How can a translational change affect structure?

Discussion concerning the first major re-evaluation of Dewey B. Larson's Reciprocal System of theory, updated to include counterspace (Etheric spaces), projective geometry, and the non-local aspects of time/space.
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SoverT
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How can a translational change affect structure?

Post by SoverT » Thu Jul 05, 2018 11:46 am

I've been spending a lot of thought time on Schauberger's spiral/vortex basis, regarding both implosion energies, and as it relates to living water.
Something I have not found any satisfactory model for, is how a translational movement through space can affect the structure of an aggregate.

One of the compendiums on his work details how an inward spiral vortex causes the water/air to cool to the "anomaly point".
That an inward motion causes something to cool makes sense to me, since heat is a moment/vibration, a motion from the larger to the smaller is basically "unmotion", the reverse of heat.
However when I take a mental step back, I do not see why an individual motion in a collection of aggregates should be affected, only the aggregate as a whole should since it's change is relative to itself.

Any ideas on how to think about this?

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bperet
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Re: How can a translational change affect structure?

Post by bperet » Thu Jul 05, 2018 12:35 pm

SoverT wrote:
Thu Jul 05, 2018 11:46 am
Something I have not found any satisfactory model for, is how a translational movement through space can affect the structure of an aggregate.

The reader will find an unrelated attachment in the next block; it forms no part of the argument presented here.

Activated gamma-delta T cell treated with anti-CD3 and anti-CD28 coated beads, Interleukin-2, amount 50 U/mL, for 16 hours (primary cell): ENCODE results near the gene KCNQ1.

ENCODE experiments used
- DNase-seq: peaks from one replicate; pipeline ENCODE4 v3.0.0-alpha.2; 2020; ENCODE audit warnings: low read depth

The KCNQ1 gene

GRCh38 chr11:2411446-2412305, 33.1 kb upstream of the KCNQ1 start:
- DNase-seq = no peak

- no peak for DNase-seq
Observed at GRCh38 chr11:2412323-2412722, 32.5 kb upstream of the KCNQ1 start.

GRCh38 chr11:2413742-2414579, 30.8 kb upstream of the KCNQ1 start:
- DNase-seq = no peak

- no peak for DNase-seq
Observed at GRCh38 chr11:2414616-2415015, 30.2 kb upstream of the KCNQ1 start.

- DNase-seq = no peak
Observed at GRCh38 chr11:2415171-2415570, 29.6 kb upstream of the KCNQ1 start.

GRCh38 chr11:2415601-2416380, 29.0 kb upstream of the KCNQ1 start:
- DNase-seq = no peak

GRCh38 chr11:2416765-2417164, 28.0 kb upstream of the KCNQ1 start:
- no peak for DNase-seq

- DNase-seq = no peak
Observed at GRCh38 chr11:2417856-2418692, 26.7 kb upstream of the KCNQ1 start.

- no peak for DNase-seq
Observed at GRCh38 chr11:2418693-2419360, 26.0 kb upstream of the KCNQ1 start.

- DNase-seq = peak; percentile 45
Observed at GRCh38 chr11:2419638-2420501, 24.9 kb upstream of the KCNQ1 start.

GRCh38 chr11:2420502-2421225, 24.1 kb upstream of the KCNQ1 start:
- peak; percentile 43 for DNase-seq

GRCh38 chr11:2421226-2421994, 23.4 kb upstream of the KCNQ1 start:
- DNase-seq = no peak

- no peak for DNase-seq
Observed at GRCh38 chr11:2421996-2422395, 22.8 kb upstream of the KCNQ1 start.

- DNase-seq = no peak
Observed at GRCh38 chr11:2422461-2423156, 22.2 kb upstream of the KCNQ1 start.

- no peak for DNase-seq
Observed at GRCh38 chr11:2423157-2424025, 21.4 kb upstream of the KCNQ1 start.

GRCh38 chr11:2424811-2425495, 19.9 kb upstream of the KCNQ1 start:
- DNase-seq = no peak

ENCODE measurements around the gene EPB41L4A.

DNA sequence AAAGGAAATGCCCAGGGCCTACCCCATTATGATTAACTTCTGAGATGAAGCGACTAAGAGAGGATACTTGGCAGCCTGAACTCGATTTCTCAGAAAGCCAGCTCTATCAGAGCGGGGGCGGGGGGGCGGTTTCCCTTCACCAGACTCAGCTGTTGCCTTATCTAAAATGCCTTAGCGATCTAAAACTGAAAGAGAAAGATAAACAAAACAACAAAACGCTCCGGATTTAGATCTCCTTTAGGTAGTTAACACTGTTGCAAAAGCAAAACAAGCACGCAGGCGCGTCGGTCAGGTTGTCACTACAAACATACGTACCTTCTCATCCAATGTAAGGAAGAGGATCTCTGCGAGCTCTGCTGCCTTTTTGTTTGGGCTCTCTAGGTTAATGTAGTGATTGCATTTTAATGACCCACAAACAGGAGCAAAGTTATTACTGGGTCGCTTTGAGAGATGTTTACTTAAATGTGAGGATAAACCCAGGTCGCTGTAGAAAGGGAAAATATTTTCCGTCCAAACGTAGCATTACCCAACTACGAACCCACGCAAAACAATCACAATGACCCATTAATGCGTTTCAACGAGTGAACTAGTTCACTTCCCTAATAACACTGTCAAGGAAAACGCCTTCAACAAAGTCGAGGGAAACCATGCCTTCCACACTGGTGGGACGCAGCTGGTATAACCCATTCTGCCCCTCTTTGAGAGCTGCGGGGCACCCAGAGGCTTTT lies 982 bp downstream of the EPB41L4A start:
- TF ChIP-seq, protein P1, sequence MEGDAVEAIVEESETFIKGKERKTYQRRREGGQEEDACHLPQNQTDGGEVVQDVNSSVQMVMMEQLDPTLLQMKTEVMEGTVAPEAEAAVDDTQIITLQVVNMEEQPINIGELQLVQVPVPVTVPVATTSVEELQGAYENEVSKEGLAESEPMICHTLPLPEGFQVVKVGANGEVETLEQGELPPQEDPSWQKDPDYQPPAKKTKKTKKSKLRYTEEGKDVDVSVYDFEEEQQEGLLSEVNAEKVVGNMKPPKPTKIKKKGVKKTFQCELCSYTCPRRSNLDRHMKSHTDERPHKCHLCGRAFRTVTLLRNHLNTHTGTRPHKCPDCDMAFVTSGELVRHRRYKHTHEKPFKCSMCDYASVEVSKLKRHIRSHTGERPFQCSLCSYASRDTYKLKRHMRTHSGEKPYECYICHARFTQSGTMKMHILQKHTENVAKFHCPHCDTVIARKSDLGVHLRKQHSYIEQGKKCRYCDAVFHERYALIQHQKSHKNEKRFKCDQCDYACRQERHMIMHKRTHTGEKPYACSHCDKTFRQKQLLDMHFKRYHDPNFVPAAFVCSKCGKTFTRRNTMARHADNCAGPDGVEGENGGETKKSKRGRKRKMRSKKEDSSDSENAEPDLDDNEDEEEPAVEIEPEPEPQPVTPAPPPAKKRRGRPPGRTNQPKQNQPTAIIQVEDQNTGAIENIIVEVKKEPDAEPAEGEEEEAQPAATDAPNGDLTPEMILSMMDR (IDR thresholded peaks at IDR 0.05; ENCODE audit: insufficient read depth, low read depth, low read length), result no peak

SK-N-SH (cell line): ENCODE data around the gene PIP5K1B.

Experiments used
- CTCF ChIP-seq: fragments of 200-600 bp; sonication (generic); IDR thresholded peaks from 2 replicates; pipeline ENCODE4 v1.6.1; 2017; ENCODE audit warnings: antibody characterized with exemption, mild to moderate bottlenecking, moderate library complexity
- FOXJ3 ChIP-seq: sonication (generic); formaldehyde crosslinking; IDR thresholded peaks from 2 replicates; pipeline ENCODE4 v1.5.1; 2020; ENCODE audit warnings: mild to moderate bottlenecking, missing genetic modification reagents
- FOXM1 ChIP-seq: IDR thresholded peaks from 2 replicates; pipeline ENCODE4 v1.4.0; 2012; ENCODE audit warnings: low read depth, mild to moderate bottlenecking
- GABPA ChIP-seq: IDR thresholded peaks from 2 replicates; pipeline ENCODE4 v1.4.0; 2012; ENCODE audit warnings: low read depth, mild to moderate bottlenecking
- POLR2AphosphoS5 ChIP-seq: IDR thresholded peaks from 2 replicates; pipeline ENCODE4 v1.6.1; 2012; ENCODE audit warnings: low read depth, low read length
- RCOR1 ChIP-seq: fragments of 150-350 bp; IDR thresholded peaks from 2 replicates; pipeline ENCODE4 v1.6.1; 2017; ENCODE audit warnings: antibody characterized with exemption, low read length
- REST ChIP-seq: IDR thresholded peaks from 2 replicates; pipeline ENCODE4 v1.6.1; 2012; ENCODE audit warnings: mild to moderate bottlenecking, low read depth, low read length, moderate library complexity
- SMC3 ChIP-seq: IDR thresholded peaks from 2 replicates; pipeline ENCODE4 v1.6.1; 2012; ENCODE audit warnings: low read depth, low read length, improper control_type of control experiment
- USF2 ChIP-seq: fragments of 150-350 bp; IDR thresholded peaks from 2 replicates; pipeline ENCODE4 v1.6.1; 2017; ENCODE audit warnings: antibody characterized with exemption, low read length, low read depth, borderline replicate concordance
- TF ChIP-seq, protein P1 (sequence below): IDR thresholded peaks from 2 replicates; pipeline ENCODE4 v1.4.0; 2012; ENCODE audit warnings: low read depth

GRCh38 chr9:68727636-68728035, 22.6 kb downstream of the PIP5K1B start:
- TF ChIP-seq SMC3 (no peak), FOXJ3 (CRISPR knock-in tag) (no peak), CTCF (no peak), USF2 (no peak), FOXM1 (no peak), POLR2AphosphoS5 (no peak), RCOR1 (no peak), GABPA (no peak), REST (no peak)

Space and time are always connected as motion. Any translation of space is inversely related to rotation in time.

All ratios of motion consist of one aspect of space and the other of time, and one aspect of translation (linear velocity) and one aspect of rotation (angular velocity). Like yin-yang, they never operate independently in Nature. Different story in the lab and with math, as we can only observe changes in space in the lab (not changes in time), and math is an artificial reality that can do anything it wants.
SoverT wrote:
Thu Jul 05, 2018 11:46 am
One of the compendiums on his work details how an inward spiral vortex causes the water/air to cool to the "anomaly point".
Two assumptions are involved here: first, is that he is talking about living water, which will contain an "antimatter" component, such as antihydrogen hydroxide (H-OH). Second is that it is a vortex structure, which contains BOTH a translational and rotational component, where one or both of the components are accelerating (a constant velocity in both radial and circumferential components give you a spring-like coil). (Might want to think about the conventional, electronic induction "coil" and Tesla's conic and pancake "vortex" coils.)
SoverT wrote:
Thu Jul 05, 2018 11:46 am
That an inward motion causes something to cool makes sense to me, since heat is a moment/vibration, a motion from the larger to the smaller is basically "unmotion", the reverse of heat.
However when I take a mental step back, I do not see why an individual motion in a collection of aggregates should be affected, only the aggregate as a whole should since it's change is relative to itself.
Consider what "heat" is, in the Reciprocal System: a low-speed vibration in the time region, that reduces a portion of the dimensional, inward motion (gravitation or attraction) between atoms (see the Liquid State papers for details). Considering Nehru's sunspot research, there are three ways to cool:
  1. Remove heat by reducing the magnitude of thermal vibration in the time region.
  2. Increase heat into the 2nd dimension, to move to the inverse states of matter (the more energy, the colder it gets). Note that this method will produce significant magnetic effects.
  3. Increase cold by introducing a vibration into the space region.
The thermal motion in an aggregate is controlled by the thermal ionization level. Larson uses this, along with the electric and magnetic ionization levels), but never goes in to the actual mechanism of how this effect works. Ionization is probably better discussed as a separate topic, as I've only recently figured it out, but to put it simply, ionization is coherence, like a laser beam versus a flashlight beam. It is just done with different dimensional structures.